BOOKBLOG: Ross Montgomery

Christmas Dinner of Souls: devilish, daring and delicious

img_0718-1(Thanks Waterstones Newcastle for once again providing an incredible background to a picture… I love this table!!)

“It’s a dark and lonely Christmas Eve in the dining room of ancient Soul’s College. The kitchen boy, 11-year-old Lewis, has helped prepare a highly unusual meal, made with unrecognisable ingredients, cooked by a mysterious chef. And then the guests arrive … and carnage ensues. They are ex-students of Soul’s College, and they are all completely demented. They demand bottle after bottle of wine, flinging their cutlery and howling like banshees until … silence. The Dean of Soul’s College has arrived, and the evening’s ceremonies must begin.

For this is the annual meeting of a secret club for those who despise children, warmth, happiness, and above all Christmas. Each member must try to outdo the others by telling the most terrible, disgusting story they know.

A spooky, shocking, bloodthirsty alternative to festive cheer that will appeal to, fascinate and delight young readers.”

The lovely Ross had hinted to me a while ago that he was writing a book of short stories so when I heard there was more coming from him, I was excited. For those who have been living under a rock over the past year, Ross is one of my favourite authors – I absolutely adore his books. If you want a good starting point, check out Perijee and Me. I truly believe Perijee was the reason some of my Y4s last year fell in love with reading. We used to read it at the end of every day I was teaching. Those kids ADORED that book and still talk about it now! But anyway… we’re here to talk Christmas Dinner of Souls.

Image result for perijee and me

Christmas Dinner of Souls is BRILLIANT. It’s the perfect balance of scary, sometimes teering on the edge of pretty scary, and fun. I loved the premise. I loved the way in which it was written – there are scary short stories interspersed into the overarching story. For me, who isn’t a massive short story lover, it worked perfectly. It was like having a whole host of fright within one pretty scary book.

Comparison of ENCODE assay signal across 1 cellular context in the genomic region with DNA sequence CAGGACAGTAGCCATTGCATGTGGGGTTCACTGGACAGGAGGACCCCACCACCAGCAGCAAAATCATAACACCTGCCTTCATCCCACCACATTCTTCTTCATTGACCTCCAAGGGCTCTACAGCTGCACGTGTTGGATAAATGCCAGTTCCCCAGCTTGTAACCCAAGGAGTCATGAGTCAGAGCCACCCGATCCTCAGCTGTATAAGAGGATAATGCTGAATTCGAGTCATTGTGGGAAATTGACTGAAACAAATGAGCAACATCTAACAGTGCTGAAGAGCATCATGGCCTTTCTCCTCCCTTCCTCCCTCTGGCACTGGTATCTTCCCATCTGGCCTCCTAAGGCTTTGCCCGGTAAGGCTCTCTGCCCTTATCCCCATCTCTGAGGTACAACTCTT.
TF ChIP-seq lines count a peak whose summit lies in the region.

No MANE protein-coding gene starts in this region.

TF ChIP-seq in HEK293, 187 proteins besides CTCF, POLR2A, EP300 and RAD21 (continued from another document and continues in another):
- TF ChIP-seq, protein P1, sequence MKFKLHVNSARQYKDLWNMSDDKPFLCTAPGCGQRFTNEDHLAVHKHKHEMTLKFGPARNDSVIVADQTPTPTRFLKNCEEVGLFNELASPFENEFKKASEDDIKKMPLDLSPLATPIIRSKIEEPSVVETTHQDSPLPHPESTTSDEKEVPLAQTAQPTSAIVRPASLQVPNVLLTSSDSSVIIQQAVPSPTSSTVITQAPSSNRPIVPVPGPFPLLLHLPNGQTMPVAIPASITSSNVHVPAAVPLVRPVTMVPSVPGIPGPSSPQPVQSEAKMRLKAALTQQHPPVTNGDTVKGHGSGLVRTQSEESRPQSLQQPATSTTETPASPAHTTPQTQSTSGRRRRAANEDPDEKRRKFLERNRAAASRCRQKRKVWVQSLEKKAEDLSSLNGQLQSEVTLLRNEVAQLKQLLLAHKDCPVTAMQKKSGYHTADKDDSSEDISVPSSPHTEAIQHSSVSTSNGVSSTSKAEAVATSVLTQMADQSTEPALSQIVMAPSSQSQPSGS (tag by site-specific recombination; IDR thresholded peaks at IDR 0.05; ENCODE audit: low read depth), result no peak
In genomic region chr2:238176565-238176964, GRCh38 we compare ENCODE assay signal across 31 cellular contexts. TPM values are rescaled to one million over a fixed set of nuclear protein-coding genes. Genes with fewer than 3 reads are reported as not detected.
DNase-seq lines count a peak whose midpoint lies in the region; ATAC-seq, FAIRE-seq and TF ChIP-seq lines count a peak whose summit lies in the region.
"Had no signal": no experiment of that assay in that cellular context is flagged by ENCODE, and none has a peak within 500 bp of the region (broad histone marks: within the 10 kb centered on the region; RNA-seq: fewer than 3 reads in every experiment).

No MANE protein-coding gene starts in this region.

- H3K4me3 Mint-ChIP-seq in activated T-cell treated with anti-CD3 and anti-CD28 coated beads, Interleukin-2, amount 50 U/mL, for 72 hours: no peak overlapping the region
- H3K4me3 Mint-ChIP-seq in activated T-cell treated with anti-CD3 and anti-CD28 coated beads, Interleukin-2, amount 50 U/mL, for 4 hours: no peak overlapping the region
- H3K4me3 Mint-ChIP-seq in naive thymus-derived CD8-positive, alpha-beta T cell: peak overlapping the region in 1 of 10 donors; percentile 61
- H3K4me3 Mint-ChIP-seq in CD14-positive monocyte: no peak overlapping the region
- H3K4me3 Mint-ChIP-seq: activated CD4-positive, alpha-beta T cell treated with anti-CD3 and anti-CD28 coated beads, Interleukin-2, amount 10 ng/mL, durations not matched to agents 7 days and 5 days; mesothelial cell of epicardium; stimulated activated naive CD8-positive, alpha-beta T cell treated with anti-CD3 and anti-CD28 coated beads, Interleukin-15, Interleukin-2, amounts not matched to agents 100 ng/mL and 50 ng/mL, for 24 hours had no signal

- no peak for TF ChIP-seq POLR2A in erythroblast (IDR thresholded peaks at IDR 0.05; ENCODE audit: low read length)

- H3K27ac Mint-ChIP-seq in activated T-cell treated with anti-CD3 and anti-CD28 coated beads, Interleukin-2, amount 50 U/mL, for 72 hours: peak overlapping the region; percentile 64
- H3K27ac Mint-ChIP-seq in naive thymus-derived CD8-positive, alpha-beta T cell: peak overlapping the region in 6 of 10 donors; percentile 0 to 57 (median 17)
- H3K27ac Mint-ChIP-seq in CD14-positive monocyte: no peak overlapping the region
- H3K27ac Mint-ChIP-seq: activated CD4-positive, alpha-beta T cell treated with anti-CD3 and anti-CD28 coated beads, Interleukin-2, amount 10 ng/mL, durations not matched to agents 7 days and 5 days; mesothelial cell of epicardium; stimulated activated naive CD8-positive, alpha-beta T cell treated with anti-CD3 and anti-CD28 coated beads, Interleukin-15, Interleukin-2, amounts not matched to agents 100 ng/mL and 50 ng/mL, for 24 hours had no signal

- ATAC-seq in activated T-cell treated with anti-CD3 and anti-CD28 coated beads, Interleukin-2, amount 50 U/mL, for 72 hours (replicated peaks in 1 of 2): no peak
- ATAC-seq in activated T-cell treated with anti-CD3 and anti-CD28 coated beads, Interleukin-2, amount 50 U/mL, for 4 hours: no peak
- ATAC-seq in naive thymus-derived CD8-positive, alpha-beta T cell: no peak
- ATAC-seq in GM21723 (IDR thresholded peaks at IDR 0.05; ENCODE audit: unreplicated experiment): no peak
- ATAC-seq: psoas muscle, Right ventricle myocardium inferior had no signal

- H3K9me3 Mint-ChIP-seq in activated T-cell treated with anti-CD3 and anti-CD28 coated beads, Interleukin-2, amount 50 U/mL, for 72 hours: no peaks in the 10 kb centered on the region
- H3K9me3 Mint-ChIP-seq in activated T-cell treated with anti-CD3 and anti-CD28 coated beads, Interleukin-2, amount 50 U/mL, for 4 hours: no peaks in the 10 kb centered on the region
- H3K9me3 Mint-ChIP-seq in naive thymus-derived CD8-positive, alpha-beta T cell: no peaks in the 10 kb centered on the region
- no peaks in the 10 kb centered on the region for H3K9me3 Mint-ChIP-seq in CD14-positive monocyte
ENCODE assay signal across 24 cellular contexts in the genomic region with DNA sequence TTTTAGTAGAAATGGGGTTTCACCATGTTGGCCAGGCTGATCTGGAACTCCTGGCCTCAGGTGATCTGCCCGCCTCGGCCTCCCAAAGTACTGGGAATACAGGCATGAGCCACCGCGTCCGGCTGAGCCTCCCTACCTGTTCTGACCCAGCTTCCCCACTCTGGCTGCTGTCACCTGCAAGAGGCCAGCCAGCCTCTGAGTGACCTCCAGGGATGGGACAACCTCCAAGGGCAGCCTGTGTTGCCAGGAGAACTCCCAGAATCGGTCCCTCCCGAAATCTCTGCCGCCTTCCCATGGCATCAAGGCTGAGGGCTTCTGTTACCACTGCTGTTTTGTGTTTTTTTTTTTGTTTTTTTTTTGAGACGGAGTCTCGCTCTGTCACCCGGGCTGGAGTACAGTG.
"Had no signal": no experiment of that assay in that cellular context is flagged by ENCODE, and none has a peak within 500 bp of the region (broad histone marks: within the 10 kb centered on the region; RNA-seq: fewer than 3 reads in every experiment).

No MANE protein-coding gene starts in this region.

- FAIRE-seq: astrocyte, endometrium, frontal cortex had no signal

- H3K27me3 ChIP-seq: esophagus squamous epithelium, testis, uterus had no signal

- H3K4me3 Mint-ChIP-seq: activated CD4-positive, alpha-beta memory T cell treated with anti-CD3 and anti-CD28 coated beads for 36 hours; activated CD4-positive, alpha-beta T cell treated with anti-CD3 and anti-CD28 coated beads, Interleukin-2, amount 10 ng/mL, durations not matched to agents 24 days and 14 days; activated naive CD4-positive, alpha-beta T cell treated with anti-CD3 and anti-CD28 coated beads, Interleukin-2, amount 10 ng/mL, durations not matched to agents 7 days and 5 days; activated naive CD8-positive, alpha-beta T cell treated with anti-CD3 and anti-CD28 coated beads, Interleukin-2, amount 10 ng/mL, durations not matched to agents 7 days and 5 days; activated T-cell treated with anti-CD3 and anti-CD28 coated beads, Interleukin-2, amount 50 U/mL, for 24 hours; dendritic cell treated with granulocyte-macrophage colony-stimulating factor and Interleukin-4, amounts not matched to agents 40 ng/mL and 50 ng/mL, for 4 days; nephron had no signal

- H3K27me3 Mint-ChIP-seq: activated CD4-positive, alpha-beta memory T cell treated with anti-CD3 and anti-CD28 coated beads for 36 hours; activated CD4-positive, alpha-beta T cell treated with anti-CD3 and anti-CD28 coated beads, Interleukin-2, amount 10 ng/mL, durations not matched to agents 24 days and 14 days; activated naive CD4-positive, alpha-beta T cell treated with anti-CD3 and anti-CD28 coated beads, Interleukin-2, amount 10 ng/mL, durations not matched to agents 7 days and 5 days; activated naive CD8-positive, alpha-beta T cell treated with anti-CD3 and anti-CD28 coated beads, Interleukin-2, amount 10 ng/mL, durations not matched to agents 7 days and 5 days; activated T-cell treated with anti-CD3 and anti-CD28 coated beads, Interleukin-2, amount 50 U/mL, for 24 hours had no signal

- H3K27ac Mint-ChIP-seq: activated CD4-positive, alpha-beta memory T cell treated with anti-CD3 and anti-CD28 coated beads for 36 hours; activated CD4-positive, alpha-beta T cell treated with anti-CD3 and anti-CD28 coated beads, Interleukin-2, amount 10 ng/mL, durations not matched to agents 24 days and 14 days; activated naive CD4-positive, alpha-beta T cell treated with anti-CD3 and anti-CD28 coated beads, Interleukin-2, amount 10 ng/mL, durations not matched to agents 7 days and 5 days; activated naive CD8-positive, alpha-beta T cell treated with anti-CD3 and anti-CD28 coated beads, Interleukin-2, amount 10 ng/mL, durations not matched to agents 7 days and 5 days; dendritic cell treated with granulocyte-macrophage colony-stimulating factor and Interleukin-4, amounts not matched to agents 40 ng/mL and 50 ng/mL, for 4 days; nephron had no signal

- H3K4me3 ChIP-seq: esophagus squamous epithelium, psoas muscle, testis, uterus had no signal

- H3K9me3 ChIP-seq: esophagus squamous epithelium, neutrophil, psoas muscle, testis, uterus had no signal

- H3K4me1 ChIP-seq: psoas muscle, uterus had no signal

I must also take a second here to appreciate the illustrations. The incredible David Litchfield (of The Bear and the Piano, and so many others, fame) did the illustrations for this book and he captures the characters so perfectly. (Montgomery and Litchfield is my absolute dream team!)

The main character, Lewis, has been thrust into this situation as he did something wrong, so the Dean of the College is punishing him by making him help at the dinner. I really liked Lewis and I think a lot of kids will like him too. He’s relatable. He wants to get out of there (I mean who wouldn’t?! I sure would!) and tries coming up with plans, but each time his plan is foiled

There’s this bunch of bonkers characters who get together for Christmas and try to outscare each other – they take turns telling scary stories to the others, accompanying these stories with foods. I properly loved this idea. Some of the foods are GRUESOME, I most certainly wouldn’t like to have to eat them! These characters come in all shapes and sizes, and they’re really likeable. Despite the fact they’re telling these stories (I’ll get on to the stories in a minute!), they’re hilarious and fun. There’s a pretty epic twist which I totally did not see coming at all. Well done Ross, I LOVED it.

Two of the short stories that stand out most to me are The Beast and The Kensington System. When making notes about these two stories the words horrifying and pretty scary were written down. The Kensington System, I think, might be my favourite, most scary short story. It’s pretty dark, but revenge filled: perfect

This book is on my Perfect MG Books to buy and I think it totally deserves its spot there. It’s so spot on for kids. It would also make a pretty incredible read aloud for class novel time. These short stories could also form the basis for some studies into writing scary stories. 

On top of all of this, Ross has created resources to accompany this book. You’ll find them here: clicky click. There’s a whole host of things to look at on Ross’ website, so I recommend going to check it out. While I’m at it, you should probably follow him on twitter too @mossmontmomery.

Have you read Christmas Dinner of Souls?
Have you got a favourite scary kids book?

Talk to me! Tweet me! Comment me! Email me! 

S x

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